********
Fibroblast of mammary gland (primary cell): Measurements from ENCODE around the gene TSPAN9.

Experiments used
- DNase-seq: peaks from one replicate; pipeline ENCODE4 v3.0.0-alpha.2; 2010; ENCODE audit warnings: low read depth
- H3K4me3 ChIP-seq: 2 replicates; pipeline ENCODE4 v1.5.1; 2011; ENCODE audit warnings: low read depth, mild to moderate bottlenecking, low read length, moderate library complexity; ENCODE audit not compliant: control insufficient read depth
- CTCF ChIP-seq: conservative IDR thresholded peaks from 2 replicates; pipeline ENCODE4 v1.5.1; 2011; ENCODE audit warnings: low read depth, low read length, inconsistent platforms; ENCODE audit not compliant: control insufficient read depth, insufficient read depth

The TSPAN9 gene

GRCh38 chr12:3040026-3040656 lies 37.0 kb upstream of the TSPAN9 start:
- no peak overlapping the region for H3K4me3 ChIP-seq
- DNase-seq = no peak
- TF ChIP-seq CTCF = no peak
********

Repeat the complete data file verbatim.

Fibroblast of mammary gland (primary cell): Measurements from ENCODE around the gene TSPAN9.

Experiments used
- DNase-seq: peaks from one replicate; pipeline ENCODE4 v3.0.0-alpha.2; 2010; ENCODE audit warnings: low read depth
- H3K4me3 ChIP-seq: 2 replicates; pipeline ENCODE4 v1.5.1; 2011; ENCODE audit warnings: low read depth, mild to moderate bottlenecking, low read length, moderate library complexity; ENCODE audit not compliant: control insufficient read depth
- CTCF ChIP-seq: conservative IDR thresholded peaks from 2 replicates; pipeline ENCODE4 v1.5.1; 2011; ENCODE audit warnings: low read depth, low read length, inconsistent platforms; ENCODE audit not compliant: control insufficient read depth, insufficient read depth

The TSPAN9 gene

GRCh38 chr12:3040026-3040656 lies 37.0 kb upstream of the TSPAN9 start:
- no peak overlapping the region for H3K4me3 ChIP-seq
- DNase-seq = no peak
- TF ChIP-seq CTCF = no peak